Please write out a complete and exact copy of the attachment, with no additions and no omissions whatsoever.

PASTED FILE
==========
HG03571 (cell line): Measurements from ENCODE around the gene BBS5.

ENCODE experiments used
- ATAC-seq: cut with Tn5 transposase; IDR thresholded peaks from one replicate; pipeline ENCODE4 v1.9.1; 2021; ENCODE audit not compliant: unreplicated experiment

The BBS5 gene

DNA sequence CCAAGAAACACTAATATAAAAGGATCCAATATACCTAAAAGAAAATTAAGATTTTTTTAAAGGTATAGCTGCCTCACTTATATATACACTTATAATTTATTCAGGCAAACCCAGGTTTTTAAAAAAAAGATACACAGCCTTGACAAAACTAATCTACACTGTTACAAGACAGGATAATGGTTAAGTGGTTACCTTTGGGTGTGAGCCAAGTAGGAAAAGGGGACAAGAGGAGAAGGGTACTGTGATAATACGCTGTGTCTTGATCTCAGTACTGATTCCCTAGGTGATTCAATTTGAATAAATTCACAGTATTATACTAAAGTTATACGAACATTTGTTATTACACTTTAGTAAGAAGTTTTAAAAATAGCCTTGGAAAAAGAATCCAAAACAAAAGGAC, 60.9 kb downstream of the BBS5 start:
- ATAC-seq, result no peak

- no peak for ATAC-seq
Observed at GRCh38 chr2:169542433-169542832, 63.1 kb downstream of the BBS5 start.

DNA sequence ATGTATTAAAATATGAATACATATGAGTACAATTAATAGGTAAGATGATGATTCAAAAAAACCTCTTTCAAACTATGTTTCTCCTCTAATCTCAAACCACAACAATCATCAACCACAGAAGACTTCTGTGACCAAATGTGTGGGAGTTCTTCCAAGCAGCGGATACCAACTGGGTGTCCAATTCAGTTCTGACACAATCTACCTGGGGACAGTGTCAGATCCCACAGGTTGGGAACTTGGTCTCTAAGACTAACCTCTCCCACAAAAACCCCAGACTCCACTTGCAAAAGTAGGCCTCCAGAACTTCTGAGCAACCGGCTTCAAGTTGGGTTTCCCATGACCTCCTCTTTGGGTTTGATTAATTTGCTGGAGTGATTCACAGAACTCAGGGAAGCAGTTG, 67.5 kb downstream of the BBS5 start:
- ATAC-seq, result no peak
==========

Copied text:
HG03571 (cell line): Measurements from ENCODE around the gene BBS5.

ENCODE experiments used
- ATAC-seq: cut with Tn5 transposase; IDR thresholded peaks from one replicate; pipeline ENCODE4 v1.9.1; 2021; ENCODE audit not compliant: unreplicated experiment

The BBS5 gene

DNA sequence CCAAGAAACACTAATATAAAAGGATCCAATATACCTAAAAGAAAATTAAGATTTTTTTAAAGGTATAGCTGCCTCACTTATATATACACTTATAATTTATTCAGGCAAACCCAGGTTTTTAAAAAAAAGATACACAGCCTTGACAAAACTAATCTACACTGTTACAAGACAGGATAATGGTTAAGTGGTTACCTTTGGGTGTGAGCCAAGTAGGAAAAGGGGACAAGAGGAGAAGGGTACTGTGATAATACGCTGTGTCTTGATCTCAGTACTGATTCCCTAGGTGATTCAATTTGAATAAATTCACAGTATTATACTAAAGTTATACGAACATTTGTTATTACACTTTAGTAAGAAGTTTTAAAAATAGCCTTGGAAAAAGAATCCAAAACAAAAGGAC, 60.9 kb downstream of the BBS5 start:
- ATAC-seq, result no peak

- no peak for ATAC-seq
Observed at GRCh38 chr2:169542433-169542832, 63.1 kb downstream of the BBS5 start.

DNA sequence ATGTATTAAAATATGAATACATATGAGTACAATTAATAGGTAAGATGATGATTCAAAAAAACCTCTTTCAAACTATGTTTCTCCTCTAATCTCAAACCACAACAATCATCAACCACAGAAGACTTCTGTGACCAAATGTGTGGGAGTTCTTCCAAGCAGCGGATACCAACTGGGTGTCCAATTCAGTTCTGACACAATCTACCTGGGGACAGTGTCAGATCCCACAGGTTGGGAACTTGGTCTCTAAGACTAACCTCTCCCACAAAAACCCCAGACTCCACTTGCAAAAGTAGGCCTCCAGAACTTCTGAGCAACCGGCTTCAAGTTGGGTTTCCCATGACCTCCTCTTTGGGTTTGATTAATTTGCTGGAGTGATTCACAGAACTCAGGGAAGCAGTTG, 67.5 kb downstream of the BBS5 start:
- ATAC-seq, result no peak